He was always tall. Even as a young fellow Pat Dunning towered over us all. Some sight in short trousers. If he fell there was a lot of him to get cut and scraped! He received many war wounds. We were good friends, even then.
His gangly gait was most welcome in testosterone battles. He wasn’t someone who was pushed around easily in the schoolyard or football field. He had a competitive spirit that found expression in and through the team.
Back then, for some unknown reason, a group of us tried to adopt our fathers’ Christian names. Pat became Paddy, which was easy. He was forever Paddy to me. Me becoming Joe didn’t stick and Pat resorted to calling me Willie, as he did throughout his life. Mick Moran became Mick Andy.
My father and Willie Kelly (James Street) had the grazing of King’s Hill. We had a couple of cows while Willie used it for cattle he was moving on, as a cattle jobber. At one stage there was even a donkey there.
One summer’s evening Paddy Dunning and I decided to see if Ned was game for a donkey derby! Paddy, brave that he was, jumped on Ned’s back, his dangly legs almost touching the ground as he grinned from ear to ear!
It was not part of the plan when Ned decided to head downhill. Without a reins Paddy grabbed the mane as Ned speeded up. Unused to donkey-back and definitely unable to ride at speed Paddy was goggle-eyed with his mouth wide open in disbelief! There was no comfort as he felt Ned’s backbone pound into his backside as he held on for dear life.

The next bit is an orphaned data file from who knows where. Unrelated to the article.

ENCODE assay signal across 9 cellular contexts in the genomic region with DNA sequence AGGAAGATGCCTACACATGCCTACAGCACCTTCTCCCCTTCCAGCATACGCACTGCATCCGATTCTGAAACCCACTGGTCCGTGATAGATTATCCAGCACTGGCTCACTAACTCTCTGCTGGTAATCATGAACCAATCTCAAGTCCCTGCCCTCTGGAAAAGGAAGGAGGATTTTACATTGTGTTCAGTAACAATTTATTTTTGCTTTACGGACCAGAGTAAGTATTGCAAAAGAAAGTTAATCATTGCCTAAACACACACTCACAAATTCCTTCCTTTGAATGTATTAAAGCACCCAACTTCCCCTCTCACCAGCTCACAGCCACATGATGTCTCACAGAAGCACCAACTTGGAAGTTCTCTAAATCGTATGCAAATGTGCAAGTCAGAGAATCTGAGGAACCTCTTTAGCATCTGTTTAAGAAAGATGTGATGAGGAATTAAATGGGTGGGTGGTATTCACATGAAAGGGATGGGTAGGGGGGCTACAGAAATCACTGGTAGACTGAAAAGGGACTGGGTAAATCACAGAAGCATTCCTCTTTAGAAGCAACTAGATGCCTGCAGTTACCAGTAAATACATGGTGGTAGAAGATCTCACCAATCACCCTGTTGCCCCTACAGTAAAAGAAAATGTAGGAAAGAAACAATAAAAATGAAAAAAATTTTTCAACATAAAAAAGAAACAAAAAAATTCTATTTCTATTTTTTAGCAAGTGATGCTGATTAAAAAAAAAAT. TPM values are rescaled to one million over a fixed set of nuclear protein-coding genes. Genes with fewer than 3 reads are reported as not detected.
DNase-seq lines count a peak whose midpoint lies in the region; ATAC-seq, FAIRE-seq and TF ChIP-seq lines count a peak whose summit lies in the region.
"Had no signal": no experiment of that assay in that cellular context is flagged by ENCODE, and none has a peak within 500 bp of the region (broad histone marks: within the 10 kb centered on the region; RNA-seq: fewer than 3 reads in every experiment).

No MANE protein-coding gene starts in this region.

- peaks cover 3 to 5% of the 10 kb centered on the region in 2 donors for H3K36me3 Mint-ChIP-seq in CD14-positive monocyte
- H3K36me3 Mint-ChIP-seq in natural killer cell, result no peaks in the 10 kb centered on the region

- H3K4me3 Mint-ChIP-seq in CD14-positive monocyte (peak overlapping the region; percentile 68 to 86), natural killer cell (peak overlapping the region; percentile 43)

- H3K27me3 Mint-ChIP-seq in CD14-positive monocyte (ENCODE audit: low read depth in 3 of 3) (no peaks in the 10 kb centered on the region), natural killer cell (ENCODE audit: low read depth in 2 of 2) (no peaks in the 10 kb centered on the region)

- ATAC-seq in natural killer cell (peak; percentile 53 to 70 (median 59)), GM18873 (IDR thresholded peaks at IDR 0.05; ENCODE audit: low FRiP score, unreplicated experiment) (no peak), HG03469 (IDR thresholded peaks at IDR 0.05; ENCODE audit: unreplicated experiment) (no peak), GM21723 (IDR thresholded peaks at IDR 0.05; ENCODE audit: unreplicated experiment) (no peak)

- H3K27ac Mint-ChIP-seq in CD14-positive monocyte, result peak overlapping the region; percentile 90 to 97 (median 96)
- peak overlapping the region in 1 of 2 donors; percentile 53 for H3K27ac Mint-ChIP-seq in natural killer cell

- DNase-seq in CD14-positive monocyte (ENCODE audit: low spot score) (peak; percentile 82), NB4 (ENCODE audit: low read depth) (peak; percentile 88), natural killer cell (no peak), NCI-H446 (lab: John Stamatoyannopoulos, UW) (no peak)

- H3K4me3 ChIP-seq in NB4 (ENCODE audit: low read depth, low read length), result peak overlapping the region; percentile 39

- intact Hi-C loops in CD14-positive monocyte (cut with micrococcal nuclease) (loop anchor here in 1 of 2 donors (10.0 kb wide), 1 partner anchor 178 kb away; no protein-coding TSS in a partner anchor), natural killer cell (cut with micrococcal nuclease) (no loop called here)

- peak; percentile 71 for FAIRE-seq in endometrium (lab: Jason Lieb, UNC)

Ned was obviously enjoying himself and decided to go bucking bronco! Paddy went flying through the air, hands and feet spreading in all directions! I was more than entertained, laughing loudly until I came up to him. He lay on the ground screaming in agony. I noticed that his wrist was a strange shape.
We rushed back home to the Octagon, nervous over what his mother Eileen might say. Not a woman to be messed with! Needless to say, like all mothers, she nursed him as she thanked me profusely for bringing him home after he ‘fell climbing over the wall in King’s Hill checking on MacNally’s cows’.
I spent a few years in Westport CBS secondary school before we joined up again in St Jarlath’s College, Tuam. In the bigger and more competitive pond he was still a faithful friend. Pat was a great footballer and a regular on the college senior team.
School life wasn’t all sweetness and light for him, but Pat Dunning stood tall. He was a brave man who always sought the truth. It was part of his DNA. He settled at home running the family business, which he did up to recently.
Some people will think of him as a man who shot from the hip. He did, but that was not the essence of who or what he was. When stories emerged about ‘customer care, Dunning style’ he defended his position with gusto. “Wouldn’t you do the same Willie?”
He had a huge heart and was generous to a fault. I used to slag him that he had a heart transplant because the first one was worn out from the good he did. And he did that in spades, always quietly, never looking for thanks or acknowledgement. Many people know the depth of his generosity.
He had a wicked sense of humour and could laugh at himself. He was loyal to the end, valued friendship and lived for his family, of whom he was immensely proud.
Jarlath’s boys came from everywhere to pay respects, including James Lavery (Tarbert), whose late brother John Boy was a classmate, close friend and fellow heart-transplant recipient.
Predeceased by his parents, Eileen and Paddy, and brother Martin, Pat will be sorely missed by all, especially his wife, Mary; children, Jonathan, Paul, Carl, Patrick, Eddie and Lisa; grandson, David; siblings, Geralyn and Cathal; family and friends.
Paddy, my friend, may angels guard thee agus go ndéana Dia trócaire ar d’anam.